Soon after the controversial arrest of environmental activist Disha Ravi by the Delhi Police, her lawyers approached the Delhi High Court in a writ petition, alleging that the police had leaked her Whatsapp conversations to the media in a mala fide act. Before the single bench, the police took the stand that they had shared no information with any media house. The impugned articles and videos of the various channels however claimed to the contrary, as the court observed. By its order dated 19th February 2021, the court issued a set of interim directions to the police and to the respondent media houses, holding them accountable to their own respective professional standards. Pertinently, the court also made an observation that “a journalist cannot be asked to reveal the source”.
The main objective of India’s penal policy is reform and rehabilitation. Providing prisoners with opportunities to work, and earn, helps in realizing this policy. It empowers prisoners to manage their daily expenses, save for their rehabilitation, even send money to their family, and overall become a responsible citizen.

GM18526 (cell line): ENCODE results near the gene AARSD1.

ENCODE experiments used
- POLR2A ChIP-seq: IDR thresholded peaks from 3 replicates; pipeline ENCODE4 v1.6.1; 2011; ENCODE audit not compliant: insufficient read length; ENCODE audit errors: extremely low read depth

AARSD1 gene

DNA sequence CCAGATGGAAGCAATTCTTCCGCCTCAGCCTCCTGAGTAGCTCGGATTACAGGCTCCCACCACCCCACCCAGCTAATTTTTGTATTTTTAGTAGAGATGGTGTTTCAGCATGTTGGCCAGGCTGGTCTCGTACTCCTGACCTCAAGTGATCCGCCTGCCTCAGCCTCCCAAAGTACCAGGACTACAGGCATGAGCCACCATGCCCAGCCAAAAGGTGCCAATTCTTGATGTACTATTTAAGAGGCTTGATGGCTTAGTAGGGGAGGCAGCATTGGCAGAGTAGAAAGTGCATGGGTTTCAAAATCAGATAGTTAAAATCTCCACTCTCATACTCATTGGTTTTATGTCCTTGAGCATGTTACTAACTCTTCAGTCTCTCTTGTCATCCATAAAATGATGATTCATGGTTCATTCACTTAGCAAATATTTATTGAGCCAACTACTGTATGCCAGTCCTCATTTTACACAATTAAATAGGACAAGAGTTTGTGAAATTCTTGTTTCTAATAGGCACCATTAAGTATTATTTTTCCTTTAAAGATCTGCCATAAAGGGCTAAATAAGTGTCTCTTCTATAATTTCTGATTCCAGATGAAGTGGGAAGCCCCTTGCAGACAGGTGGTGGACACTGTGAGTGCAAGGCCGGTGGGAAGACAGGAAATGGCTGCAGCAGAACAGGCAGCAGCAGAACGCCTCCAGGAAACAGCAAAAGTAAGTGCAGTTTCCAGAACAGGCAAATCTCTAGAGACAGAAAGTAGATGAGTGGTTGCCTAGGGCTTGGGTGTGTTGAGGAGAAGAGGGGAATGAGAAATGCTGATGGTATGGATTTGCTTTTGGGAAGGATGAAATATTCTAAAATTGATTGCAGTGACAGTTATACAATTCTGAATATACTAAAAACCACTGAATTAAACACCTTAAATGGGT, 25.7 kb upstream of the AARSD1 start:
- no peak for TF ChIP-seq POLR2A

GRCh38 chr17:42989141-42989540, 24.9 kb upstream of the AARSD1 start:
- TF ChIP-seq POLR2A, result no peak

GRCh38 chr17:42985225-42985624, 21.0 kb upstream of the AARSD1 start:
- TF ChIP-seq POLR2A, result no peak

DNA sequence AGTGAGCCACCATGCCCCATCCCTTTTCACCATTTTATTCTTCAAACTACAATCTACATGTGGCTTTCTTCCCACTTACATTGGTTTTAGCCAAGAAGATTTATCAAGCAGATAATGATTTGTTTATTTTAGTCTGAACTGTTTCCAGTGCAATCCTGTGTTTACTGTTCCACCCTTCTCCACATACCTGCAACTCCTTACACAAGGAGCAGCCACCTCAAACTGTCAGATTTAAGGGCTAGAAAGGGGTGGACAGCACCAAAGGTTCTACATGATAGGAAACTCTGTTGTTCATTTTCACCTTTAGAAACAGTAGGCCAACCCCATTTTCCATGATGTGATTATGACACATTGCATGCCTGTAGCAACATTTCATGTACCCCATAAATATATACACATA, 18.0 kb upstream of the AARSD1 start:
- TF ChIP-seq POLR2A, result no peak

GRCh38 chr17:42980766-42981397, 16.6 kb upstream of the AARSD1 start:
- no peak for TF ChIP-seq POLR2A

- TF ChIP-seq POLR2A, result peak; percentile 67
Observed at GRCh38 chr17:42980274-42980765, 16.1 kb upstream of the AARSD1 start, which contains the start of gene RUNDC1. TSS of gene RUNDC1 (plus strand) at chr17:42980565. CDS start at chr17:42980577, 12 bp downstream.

The Government of Gujarat has, in the recent past, been enacting legislations with startling frequency in an attempt to make society safer and to deal with anti-social elements. In early September, an Ordinance was promulgated to widen the scope of the Gujarat Prevention of Anti-social Activities Act (PASA), 1985 (hereinafter “the PASA Act”).
Though these apps are slowly gaining currency in India, there is comparatively little domestic discourse on the subject. Reports show that due to social distancing guidelines, street sex work in India has come to a halt. However, currently, phone and internet sex work appear limited to “higher class” sex workers with middle or high-income clientele.
In a judgment widely covered in the media, the Supreme Court in Rajesh v. State of Haryana, reversed a conviction after the accused had already spent over 12 years in custody. Justice delayed is justice denied aside